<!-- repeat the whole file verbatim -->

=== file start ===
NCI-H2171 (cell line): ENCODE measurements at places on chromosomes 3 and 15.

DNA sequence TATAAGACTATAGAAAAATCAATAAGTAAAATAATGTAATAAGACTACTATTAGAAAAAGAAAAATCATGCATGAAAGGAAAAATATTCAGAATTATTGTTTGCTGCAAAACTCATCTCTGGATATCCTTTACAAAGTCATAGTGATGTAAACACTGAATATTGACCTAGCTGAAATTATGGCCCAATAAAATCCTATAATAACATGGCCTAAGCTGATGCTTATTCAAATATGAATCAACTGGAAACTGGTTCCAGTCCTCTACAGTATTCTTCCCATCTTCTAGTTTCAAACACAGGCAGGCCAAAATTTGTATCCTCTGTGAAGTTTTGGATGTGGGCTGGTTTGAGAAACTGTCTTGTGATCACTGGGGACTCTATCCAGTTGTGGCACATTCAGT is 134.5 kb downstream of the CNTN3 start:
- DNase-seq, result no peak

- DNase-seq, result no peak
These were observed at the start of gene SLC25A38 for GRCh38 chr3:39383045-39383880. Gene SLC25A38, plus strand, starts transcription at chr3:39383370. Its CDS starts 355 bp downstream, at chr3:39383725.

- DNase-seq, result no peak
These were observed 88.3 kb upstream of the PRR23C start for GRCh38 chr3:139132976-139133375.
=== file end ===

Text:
NCI-H2171 (cell line): ENCODE measurements at places on chromosomes 3 and 15.

DNA sequence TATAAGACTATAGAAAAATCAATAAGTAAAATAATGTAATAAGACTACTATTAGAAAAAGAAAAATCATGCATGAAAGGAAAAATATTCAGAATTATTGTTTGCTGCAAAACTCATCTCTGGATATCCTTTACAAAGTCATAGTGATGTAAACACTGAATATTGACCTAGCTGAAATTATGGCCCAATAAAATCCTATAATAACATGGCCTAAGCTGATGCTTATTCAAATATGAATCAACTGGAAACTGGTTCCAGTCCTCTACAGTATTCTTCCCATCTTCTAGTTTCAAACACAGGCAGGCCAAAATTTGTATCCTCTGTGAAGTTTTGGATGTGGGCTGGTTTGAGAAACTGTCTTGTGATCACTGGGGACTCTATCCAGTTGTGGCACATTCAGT is 134.5 kb downstream of the CNTN3 start:
- DNase-seq, result no peak

- DNase-seq, result no peak
These were observed at the start of gene SLC25A38 for GRCh38 chr3:39383045-39383880. Gene SLC25A38, plus strand, starts transcription at chr3:39383370. Its CDS starts 355 bp downstream, at chr3:39383725.

- DNase-seq, result no peak
These were observed 88.3 kb upstream of the PRR23C start for GRCh38 chr3:139132976-139133375.